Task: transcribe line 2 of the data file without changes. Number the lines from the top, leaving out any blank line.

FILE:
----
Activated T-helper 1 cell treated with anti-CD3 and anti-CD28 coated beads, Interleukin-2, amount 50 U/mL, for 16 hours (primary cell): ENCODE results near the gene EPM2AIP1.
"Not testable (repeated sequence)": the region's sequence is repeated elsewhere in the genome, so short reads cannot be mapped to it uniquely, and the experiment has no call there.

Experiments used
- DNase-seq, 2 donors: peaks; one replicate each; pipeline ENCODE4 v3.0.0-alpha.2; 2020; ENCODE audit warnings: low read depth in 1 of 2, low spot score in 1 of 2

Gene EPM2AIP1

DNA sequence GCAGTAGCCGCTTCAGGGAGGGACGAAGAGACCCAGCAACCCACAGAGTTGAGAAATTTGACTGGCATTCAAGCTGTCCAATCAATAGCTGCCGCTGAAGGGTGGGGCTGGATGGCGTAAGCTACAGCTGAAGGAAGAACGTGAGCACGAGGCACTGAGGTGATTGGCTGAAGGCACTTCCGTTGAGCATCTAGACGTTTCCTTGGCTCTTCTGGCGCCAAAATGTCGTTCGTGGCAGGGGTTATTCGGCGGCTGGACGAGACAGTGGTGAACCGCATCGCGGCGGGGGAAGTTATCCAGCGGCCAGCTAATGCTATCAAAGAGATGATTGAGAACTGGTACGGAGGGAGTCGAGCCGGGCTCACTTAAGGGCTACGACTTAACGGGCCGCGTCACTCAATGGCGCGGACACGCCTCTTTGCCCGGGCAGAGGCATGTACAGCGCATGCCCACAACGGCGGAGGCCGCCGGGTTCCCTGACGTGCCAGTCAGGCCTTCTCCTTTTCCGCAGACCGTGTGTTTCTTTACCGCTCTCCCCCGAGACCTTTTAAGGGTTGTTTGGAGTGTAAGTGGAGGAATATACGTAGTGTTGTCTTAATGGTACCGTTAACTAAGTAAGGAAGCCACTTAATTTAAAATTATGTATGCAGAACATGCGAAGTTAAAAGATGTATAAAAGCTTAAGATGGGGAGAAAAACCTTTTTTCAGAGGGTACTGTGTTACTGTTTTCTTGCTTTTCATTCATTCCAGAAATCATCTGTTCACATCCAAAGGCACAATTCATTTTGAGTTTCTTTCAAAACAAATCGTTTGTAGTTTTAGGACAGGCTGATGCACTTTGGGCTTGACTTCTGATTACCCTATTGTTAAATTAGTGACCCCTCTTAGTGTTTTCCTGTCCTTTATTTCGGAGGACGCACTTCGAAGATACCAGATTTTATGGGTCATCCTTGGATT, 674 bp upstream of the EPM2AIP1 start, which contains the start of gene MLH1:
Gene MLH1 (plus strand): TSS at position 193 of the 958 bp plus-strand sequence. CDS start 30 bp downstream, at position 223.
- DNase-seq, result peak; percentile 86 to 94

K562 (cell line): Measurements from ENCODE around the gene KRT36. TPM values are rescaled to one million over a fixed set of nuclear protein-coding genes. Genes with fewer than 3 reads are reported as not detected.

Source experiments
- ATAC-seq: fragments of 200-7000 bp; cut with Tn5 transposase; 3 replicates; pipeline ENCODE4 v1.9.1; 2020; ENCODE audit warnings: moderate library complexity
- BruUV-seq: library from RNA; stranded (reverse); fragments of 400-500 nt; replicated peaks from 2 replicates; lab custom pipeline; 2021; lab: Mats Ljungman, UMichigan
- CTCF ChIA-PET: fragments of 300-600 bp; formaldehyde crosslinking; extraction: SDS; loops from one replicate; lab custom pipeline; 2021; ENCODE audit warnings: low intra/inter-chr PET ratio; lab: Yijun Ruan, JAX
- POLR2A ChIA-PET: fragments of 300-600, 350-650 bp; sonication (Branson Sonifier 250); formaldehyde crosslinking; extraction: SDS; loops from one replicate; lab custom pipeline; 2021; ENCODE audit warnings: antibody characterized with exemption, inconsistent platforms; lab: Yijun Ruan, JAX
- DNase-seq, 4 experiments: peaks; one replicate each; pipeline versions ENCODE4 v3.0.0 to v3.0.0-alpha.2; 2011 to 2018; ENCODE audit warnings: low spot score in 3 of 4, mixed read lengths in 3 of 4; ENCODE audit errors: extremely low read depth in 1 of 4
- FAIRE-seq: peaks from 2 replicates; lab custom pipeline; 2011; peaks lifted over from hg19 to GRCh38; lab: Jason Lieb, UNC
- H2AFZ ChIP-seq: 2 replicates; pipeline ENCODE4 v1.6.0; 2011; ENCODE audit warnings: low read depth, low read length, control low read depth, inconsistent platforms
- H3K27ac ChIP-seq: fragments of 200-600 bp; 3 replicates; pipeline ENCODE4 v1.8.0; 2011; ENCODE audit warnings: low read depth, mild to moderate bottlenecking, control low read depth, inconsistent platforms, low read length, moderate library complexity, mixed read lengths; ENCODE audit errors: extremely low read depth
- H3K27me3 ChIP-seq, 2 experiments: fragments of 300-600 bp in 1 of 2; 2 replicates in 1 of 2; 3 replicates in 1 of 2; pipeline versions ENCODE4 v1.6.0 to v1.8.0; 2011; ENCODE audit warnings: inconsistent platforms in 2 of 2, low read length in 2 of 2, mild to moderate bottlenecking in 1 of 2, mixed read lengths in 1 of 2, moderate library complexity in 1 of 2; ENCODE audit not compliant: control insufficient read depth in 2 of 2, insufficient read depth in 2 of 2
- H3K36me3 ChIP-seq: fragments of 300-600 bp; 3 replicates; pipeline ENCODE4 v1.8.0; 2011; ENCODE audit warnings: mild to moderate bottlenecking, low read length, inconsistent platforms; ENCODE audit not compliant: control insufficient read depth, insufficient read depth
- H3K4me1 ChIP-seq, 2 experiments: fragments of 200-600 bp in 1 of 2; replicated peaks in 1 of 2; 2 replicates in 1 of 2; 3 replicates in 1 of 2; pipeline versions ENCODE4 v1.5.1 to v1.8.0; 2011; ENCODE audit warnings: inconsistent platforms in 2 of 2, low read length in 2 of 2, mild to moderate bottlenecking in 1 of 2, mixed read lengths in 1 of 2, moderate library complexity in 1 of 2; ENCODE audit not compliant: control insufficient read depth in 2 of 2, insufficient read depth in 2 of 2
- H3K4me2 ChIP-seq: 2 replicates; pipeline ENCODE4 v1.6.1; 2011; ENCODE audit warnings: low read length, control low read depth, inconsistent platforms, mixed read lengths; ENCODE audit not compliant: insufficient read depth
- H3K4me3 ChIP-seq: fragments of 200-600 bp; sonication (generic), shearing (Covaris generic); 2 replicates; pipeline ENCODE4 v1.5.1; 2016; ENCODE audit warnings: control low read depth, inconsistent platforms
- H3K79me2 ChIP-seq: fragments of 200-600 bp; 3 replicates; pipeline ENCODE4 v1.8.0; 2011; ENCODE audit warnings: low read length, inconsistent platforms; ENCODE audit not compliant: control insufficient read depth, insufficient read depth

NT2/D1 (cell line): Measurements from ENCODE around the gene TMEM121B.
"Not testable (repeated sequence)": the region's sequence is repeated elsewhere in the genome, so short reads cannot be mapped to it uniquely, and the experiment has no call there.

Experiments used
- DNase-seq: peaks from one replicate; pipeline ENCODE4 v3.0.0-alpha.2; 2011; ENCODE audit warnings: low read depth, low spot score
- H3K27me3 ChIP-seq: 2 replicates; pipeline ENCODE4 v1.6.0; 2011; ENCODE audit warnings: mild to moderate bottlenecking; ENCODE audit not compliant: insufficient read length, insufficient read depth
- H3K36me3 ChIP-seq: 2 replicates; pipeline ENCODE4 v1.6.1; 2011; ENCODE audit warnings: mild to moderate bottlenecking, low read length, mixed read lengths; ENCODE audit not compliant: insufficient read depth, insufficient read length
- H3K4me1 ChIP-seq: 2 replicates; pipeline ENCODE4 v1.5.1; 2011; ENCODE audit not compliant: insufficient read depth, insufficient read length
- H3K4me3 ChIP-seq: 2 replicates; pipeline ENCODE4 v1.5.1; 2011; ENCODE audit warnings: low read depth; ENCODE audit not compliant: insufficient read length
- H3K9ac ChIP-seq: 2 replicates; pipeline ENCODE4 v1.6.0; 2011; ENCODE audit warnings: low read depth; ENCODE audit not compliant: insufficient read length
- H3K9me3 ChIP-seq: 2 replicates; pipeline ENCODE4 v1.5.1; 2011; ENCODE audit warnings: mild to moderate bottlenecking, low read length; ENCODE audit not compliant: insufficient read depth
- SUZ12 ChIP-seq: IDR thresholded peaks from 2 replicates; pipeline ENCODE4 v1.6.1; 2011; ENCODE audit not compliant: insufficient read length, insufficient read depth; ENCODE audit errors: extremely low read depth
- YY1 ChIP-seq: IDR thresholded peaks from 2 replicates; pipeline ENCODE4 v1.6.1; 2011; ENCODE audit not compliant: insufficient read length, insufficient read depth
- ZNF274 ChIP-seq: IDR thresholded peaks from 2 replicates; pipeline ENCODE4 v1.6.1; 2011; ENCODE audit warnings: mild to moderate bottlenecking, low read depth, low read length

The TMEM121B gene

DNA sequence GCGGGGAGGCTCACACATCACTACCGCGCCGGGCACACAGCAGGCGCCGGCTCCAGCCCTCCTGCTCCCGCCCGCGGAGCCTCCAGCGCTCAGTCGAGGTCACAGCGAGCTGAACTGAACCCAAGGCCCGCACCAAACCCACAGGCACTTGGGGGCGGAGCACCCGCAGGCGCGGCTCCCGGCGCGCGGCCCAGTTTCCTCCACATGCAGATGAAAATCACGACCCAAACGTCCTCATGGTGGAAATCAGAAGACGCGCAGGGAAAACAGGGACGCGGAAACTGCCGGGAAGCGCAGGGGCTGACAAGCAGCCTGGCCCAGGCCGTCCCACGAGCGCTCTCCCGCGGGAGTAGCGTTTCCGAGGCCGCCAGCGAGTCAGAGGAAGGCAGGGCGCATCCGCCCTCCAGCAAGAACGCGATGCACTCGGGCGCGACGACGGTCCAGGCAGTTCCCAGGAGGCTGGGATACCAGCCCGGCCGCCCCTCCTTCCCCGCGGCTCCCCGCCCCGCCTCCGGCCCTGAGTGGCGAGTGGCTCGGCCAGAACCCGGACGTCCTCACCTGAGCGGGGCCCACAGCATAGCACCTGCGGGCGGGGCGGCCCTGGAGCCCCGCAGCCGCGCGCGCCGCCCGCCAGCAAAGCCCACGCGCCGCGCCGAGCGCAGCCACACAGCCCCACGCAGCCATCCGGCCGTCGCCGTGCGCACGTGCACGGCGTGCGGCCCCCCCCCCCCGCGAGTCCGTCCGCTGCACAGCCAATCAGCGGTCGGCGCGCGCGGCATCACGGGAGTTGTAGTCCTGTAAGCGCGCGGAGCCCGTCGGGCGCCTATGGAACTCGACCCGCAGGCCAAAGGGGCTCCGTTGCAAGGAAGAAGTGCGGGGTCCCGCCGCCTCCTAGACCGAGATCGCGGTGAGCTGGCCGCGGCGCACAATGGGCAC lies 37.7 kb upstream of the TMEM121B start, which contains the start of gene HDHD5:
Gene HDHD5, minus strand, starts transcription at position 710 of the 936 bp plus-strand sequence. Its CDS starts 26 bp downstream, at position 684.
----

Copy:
"Not testable (repeated sequence)": the region's sequence is repeated elsewhere in the genome, so short reads cannot be mapped to it uniquely, and the experiment has no call there.